“Whether a given illness or disease fits within the definition of an occupational disease under N.C. Gen. Stat. § 97-53(13) is a mixed question of law and fact.” Norris v. Drexel Heritage Furnishings, Inc., 139 N.C. App. 620, 621, 534 S.E.2d 259, 261 (2000), cert. denied, 353 N.C. 378, 547 S.E.2d 15 (2001). Within the meaning of the Workers' Compensation Act, an occupational disease is “[a]ny disease . . . which is proven to be due to causes and conditions which are characteristic of and peculiar to a particular trade, occupation or employment, but excluding allordinary diseases of life to which the general public is equally exposed outside of the employment.” N.C.G.S. § 97-53(13) (2001). In other words, in order for a disease to be compensable under N.C. Gen. Stat. § 97-53(13), the employee must have been exposed “to a greater risk of contracting [the] disease than members of the public generally,” and such exposure must have “significantly contributed to, or was a significant causal factor in, the disease's development.” Rutledge v. Tultex Corp., 308 N.C. 85, 101, 301 S.E.2d 359, 369-70 (1983); see Booker v. Duke Med. Ctr., 297 N.C. 458, 472, 256 S.E.2d 189, 198 (1979) (under section 97- 53(13), “[a] disease is 'characteristic' of a profession when there is a recognizable link between the nature of the job and an increased risk of contracting the disease in question”).
Increased Risk

    In order for there to be an increased risk, the conditions of the employment “'must result in a hazard which distinguishes it in character from the general run of occupations.'” Booker, 297 N.C. at 473, 256 S.E.2d at 199 (citation omitted). Section 97-53(13) precludes only those diseases “'to which the general public is equally exposed outside of the employment.'” Id. at 475, 256 S.E.2d at 200 (quoting N.C.G.S. § 97-53(13)).
    In this case, the Commission found that Hunter's employment with Defendant “placed him at an increased risk over the general public for contracting exogenous lipoid pneumonia and interstitial fibrosis over members of the general public not so employed.” This finding is supported by competent evidence in that Dr. Greenbergstated that if Hunter were “exposed to aerosols of petroleum products then that would certainly have increased his risk of developing lip[o]id pneumonia.” Accordingly, the Commission's findings as well as the evidence establish Hunter's employment with Defendant placed him at an increased risk of developing lipoid pneumonia.
Significant Factor

    An employee's exposure is significant if without the exposure, “the disease would not have developed to such an extent that it caused the physical disability which resulted in [the] claimant's incapacity for work.” Rutledge, 308 N.C. at 102, 301 S.E.2d at 370.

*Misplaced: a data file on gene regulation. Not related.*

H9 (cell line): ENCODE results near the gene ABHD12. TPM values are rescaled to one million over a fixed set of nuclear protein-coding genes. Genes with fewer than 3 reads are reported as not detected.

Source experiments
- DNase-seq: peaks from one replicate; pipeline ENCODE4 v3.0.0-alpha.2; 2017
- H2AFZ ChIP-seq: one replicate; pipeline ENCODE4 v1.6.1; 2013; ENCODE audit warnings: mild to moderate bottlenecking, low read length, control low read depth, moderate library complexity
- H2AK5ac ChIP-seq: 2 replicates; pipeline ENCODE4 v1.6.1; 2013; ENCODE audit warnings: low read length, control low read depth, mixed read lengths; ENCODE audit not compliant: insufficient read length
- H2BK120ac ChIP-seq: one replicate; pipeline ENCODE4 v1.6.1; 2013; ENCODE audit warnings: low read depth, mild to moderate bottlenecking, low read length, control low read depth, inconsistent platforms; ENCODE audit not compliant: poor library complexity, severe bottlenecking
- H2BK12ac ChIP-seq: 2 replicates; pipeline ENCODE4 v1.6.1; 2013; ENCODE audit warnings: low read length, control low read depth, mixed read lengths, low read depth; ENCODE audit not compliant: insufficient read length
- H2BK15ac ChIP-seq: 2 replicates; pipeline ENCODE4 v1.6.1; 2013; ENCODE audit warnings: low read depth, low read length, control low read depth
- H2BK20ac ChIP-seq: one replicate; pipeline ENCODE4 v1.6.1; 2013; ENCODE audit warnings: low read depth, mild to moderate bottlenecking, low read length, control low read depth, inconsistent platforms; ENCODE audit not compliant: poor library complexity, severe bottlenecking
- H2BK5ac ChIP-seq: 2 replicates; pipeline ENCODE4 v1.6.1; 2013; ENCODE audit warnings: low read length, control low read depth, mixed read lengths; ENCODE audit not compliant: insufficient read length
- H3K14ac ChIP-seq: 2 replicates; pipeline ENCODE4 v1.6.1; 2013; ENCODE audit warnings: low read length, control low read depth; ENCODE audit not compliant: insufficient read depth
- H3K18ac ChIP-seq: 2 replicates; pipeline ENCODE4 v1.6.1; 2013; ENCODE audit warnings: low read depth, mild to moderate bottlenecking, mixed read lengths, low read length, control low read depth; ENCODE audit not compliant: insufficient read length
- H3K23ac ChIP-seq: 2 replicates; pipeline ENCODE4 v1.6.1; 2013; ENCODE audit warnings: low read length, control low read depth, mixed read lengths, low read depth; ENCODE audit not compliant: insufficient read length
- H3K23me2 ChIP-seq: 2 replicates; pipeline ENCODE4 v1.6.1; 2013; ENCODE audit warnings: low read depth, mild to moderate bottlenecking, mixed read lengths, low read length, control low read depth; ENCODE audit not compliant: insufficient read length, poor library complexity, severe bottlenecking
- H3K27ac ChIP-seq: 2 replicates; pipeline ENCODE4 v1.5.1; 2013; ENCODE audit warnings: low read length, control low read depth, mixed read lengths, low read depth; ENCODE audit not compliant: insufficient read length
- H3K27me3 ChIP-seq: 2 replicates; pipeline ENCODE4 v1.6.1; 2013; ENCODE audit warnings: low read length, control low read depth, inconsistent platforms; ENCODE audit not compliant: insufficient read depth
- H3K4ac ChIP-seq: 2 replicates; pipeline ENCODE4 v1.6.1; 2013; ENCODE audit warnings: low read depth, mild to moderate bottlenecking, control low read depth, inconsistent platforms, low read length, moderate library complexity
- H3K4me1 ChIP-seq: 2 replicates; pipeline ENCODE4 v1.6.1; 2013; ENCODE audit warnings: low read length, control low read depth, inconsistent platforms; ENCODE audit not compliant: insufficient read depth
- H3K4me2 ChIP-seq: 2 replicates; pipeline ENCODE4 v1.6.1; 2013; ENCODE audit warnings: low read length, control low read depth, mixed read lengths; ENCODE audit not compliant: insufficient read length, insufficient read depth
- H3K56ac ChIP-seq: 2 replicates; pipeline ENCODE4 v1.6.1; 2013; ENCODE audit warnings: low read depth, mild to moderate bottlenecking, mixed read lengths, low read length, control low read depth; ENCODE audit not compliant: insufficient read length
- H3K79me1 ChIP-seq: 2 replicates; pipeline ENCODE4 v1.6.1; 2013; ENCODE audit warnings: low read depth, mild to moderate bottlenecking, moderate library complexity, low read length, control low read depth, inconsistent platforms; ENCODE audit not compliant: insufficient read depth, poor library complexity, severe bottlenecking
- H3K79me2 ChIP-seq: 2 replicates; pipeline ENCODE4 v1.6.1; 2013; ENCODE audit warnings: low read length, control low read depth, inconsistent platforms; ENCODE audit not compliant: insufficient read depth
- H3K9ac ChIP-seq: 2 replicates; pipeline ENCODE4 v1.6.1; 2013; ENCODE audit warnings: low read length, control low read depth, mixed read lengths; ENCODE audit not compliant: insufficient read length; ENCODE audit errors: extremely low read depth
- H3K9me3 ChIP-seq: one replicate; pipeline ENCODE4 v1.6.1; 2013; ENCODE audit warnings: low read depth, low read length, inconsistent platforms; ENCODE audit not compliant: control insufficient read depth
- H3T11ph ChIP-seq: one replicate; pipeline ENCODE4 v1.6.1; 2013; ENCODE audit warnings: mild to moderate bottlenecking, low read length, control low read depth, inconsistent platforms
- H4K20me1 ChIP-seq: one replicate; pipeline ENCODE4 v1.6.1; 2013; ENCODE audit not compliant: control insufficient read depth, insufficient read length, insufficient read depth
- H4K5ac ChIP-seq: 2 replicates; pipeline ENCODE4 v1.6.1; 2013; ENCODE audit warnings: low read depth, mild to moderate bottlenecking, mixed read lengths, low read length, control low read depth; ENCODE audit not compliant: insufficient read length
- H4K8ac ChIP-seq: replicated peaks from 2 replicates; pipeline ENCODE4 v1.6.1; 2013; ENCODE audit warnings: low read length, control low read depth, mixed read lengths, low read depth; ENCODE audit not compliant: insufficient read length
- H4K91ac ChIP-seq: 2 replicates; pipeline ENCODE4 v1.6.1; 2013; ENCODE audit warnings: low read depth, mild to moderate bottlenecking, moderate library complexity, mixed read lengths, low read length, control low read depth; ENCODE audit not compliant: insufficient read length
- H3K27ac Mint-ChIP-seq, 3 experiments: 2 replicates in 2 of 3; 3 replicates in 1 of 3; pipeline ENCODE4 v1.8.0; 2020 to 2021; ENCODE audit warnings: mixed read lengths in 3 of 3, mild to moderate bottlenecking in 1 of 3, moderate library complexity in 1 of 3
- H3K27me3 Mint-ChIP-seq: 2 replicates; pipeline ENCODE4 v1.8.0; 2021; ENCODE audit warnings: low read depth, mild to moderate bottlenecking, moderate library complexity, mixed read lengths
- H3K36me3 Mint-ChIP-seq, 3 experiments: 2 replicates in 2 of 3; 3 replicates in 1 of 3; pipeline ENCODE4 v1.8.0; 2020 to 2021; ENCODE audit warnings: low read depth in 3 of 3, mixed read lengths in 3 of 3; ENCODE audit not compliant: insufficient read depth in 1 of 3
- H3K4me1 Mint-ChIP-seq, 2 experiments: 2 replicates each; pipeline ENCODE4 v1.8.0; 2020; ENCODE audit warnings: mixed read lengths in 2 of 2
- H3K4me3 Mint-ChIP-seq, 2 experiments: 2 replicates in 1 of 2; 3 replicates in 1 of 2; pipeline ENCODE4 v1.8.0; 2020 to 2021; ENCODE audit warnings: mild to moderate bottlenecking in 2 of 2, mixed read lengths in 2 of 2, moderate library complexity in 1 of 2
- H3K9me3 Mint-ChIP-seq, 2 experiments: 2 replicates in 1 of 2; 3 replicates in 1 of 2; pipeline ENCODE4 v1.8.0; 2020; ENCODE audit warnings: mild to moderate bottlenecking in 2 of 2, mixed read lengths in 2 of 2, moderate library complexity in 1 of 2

In this case, the Commission found as fact that Hunter's “exposure to oil sprays and mists, as well as dusts, . . . in his employment with [Defendant] was a significant contributing factor in the development of his exogenous lipoid pneumonia and interstitial fibrosis.” Dr. Tapson testified Hunter's lung condition was caused by Hunter's occupation and his exposure to fuel oil while working for Defendant. In addition, according to the Commission, Dr. Hayes stated that Hunter's “exposure to oil mists at work was the source of his inhaled exogenous lip[o]id [pneumonia]” that led to the condition which most likely caused the cancer that Hunter developed and ultimately died of. Accordingly, Hunter's exposure to fuel and oil mists was a significant contributing factor in his development of lipoid pneumonia.
    The Commission's findings, as well as the evidence, establishthat Hunter's employment with Defendant placed him at an increased risk of developing lipoid pneumonia and his workplace exposure was a significant factor in Hunter's development of the disease. Therefore, Hunter's condition is a compensable occupational disease under N.C. Gen. Stat. § 97-53(13).
    Affirmed.
    Judges McGEE and BIGGS concur.
    Report per Rule 30(e).


Footnote: 1
    It appears, from the Commission's findings, Dr. Hayes also offered testimony on Hunter's exposure to oil mists while working for Defendant. The transcript of Dr. Hayes' deposition has not been submitted to this Court; thus, we are unable to determine whether this finding of fact is supported by evidence. We note that it is the appellant's burden “to show, by presenting a full and complete record, that the record is lacking in evidence to support the Commission's findings of fact.” Dolbow v. Holland Indus., Inc., 64 N.C. App. 695, 696, 308 S.E.2d 335, 336 (1983), disc. review denied, 310 N.C. 308, 312 S.E.2d 651 (1984). We will not presume error when none appears in the record to this Court. Pharr v. Worley, 125 N.C. App. 136, 139, 479 S.E.2d 32, 34 (1997).